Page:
Published On:Monday, August 27, 2012
Posted by Sri Lanka Guardian
( Addressed to Editor, First Post, an online journal, on August 26,2012)
| by B.Raman
( August 27, 2012, Chennai, Sri Lanka Guardian) I read with unhappiness your story titled "Why the fall of Xerox Zakaria is unthinkable in Indian media".My unhappiness arises from the author's attempt to club the case of Fareed Zakaria with Barkha Dutt's in a manner that seeks to tarnish her reputation and professional integrity.
I have written repeatedly on this subject in my blog as well as in some of the news websites to which I contribute. The themes of my writings have been on two issues that I consider important.
The first issue relates to extensive and unauthorised ( under the law) tappings of the telephone conversations of a number of people by either a Government department not authorised to do so or a private business entity with its own agenda for doing so and selective leaks from these recordings to the media in order to target the professional reputation of certain individuals who enjoyed a high reputation in society. Rules and orders relating to tapping clearly lay down whose telephones can be tapped, under what circumstances and on whose authority and what precautions are to be taken to ensure that tapping is not misused to violate the right to privacy of individuals and tarnish their reputation.None of these rules, orders and precautions appear to have been observed in this case. This vitiated the entire process from the tapping to the publication by the journal of what appeared to me to be motivated extracts from it. Under the law, when a procedure is vitiated, one cannot use the outcome of the procedure against any individual.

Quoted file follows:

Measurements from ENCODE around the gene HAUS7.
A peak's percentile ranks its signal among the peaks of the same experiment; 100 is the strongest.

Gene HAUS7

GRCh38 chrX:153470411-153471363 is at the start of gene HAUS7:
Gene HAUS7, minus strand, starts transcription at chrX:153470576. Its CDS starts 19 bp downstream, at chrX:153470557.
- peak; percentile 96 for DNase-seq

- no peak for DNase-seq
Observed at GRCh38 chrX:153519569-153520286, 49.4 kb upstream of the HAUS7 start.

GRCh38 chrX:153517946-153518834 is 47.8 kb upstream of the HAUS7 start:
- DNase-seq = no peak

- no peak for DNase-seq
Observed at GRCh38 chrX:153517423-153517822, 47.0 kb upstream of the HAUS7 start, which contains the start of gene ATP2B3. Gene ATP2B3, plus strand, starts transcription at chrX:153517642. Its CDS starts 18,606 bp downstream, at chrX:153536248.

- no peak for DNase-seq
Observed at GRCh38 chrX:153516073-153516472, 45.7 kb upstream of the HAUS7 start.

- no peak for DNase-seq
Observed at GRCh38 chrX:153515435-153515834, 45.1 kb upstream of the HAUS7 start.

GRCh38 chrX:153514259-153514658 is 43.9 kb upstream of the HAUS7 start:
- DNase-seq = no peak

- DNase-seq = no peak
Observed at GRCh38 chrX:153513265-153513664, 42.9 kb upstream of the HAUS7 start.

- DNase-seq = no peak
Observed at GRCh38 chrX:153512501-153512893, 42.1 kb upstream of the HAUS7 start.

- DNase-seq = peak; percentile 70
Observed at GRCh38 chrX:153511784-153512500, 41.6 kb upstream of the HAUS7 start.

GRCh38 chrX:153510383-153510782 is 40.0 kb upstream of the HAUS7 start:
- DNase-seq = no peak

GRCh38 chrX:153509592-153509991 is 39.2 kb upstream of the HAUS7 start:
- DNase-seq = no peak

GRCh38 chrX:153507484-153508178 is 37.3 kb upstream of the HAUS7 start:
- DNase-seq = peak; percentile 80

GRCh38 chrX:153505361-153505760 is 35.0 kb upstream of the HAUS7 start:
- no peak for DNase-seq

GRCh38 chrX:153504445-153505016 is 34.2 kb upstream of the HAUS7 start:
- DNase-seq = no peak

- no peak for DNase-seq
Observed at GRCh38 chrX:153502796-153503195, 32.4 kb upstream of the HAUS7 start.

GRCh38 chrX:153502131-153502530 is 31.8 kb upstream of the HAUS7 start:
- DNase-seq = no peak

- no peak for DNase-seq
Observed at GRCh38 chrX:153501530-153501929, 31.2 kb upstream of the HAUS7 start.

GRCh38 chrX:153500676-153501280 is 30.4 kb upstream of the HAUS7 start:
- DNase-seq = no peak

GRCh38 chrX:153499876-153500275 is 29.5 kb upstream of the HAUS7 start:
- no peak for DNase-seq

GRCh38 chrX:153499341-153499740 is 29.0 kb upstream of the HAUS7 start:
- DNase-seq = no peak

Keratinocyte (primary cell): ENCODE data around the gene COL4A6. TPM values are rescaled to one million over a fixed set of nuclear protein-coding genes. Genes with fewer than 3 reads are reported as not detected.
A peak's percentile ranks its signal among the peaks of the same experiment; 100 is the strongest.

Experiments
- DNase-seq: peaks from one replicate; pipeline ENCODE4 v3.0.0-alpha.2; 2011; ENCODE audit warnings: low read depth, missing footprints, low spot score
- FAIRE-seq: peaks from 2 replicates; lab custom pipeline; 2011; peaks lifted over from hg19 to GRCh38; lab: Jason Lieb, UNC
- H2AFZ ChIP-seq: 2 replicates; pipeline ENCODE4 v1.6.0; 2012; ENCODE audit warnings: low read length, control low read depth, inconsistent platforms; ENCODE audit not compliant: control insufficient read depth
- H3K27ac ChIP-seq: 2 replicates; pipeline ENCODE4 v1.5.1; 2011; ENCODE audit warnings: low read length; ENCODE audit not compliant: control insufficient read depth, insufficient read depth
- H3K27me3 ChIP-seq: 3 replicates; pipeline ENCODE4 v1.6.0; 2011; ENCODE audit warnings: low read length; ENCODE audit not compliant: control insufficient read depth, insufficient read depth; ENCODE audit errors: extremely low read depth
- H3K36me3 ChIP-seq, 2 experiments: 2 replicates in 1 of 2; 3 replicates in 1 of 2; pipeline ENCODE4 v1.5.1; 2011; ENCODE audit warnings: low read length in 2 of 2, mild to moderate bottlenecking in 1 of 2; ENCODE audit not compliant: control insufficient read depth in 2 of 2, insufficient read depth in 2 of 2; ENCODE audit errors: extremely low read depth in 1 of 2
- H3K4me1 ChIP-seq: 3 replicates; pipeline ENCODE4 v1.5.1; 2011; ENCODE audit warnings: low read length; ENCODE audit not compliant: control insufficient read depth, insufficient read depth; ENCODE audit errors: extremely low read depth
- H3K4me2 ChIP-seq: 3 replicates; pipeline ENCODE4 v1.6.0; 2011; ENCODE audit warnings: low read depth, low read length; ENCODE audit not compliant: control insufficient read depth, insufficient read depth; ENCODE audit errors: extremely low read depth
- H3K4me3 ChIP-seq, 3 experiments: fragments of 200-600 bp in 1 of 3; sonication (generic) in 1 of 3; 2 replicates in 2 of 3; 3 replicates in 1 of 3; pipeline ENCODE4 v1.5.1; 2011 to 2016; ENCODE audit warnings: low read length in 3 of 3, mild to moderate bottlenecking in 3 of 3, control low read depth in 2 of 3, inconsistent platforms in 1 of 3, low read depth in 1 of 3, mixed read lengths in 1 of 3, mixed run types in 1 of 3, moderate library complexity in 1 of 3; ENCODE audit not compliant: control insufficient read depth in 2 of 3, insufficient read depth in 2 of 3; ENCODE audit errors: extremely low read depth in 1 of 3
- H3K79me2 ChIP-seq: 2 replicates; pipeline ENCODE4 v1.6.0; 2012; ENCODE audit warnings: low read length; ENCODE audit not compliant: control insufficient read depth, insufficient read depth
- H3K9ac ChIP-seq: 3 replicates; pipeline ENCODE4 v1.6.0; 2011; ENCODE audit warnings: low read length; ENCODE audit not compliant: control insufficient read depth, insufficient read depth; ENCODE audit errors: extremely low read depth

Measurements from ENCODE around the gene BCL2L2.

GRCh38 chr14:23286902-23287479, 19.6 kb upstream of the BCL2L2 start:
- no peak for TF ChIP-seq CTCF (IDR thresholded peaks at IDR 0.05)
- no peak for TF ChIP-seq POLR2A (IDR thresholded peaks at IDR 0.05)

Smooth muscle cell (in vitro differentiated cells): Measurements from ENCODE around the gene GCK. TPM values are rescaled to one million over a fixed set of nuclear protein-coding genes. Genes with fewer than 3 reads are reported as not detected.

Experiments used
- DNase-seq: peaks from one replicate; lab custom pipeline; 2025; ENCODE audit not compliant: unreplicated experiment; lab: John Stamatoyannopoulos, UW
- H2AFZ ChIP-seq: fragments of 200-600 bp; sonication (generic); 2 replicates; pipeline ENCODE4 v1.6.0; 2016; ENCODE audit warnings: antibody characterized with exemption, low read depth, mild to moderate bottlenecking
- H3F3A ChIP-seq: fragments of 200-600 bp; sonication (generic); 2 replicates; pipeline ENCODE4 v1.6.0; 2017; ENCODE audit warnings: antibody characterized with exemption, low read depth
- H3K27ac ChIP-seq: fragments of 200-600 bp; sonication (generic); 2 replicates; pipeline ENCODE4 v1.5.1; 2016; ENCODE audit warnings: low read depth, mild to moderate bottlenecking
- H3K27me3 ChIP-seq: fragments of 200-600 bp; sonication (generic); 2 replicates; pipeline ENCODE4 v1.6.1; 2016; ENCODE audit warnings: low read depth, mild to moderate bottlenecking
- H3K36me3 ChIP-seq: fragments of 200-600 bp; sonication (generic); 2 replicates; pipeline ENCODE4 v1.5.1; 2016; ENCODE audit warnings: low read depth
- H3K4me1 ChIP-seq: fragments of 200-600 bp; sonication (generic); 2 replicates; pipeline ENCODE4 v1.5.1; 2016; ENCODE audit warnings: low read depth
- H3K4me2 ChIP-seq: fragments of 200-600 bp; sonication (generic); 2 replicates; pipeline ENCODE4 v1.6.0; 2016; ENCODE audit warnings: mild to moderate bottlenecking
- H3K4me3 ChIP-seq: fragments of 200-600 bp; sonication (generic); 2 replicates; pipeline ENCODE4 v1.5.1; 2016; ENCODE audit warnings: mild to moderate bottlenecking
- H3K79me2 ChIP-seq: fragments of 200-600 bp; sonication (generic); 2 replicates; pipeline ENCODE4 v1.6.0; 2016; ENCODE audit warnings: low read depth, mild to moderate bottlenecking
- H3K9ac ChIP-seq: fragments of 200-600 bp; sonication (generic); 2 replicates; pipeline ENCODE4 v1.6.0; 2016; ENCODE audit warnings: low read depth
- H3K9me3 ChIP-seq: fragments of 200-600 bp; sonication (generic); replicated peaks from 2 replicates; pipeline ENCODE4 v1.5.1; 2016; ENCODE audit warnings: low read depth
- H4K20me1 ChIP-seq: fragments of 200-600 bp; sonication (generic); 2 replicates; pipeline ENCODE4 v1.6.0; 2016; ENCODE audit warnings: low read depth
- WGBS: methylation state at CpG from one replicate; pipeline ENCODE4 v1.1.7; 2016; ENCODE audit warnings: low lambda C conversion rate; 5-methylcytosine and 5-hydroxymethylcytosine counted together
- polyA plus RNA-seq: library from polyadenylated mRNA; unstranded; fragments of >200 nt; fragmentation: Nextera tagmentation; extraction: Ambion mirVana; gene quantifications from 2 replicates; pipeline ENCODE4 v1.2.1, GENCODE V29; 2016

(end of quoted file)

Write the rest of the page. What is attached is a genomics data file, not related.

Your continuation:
The second issue relates to the alleged professional culpability of Barkha. This arises from the fact that the extracted telephone conversation relates to the interest expressed by Radia to Barkha in the allotment of a Cabinet portfolio to a DMK member of the Lok Sabha.The question of any culpability would arise only if Barkha had taken any follow-up action in pursuance of the interest expressed by Radia. There is no evidence to show that Barkha took any follow-up action. She just evaded the request.
When a person makes an inconvenient request, we react in one of two ways. We bluntly reject it or evade it.Many of us prefer evasion to a blunt "no". When faced with inconvenient requests for help or intervention, I myself often evade. In my view, Barkha's evasion was an honourable way of dealing with such inconvenient reqests. There is no question of her tendering an apology or NDTV initiating any action against her because she has objectively speaking done nothing wrong. It is incorrect and far-fetched to connect Barkha's case with that of Fareed Zakaria who, wittingly or unwittingly, committed an act of plagiarism.He had no other option but to apologise because he had committed a wrongful act. It was generous of his employers to have accepted his apology and treated the matter as closed.
I have served for nearly three decades in the intelligence profession ---- creditably and honourably as I like to believe. I knew that by openly defending Barkha I would run the risk of obnoxious motives being attributed to me and my own personal and professional integrity being questioned. I reflected over it considerably before I openly came out in support of her for two reasons. Firstly, after an evaluation of the facts of the case in my mind, I was convinced she had done nothing wrong that warranted an apology by her or action against her by NDTV. Secondly, as a fair-minded person, I felt I would not be worth my salt as a senior professional, if I did not publicly defend a young and highly-talented professional whose reputation stood in danger of being tarnished by what appeared to me to be motivated allegations.
( The writer is Additional Secretary (retd), Cabinet Secretariat, Govt. of India, New Delhi. E-mail: email@example.com . Twitter @SORBONNE75 )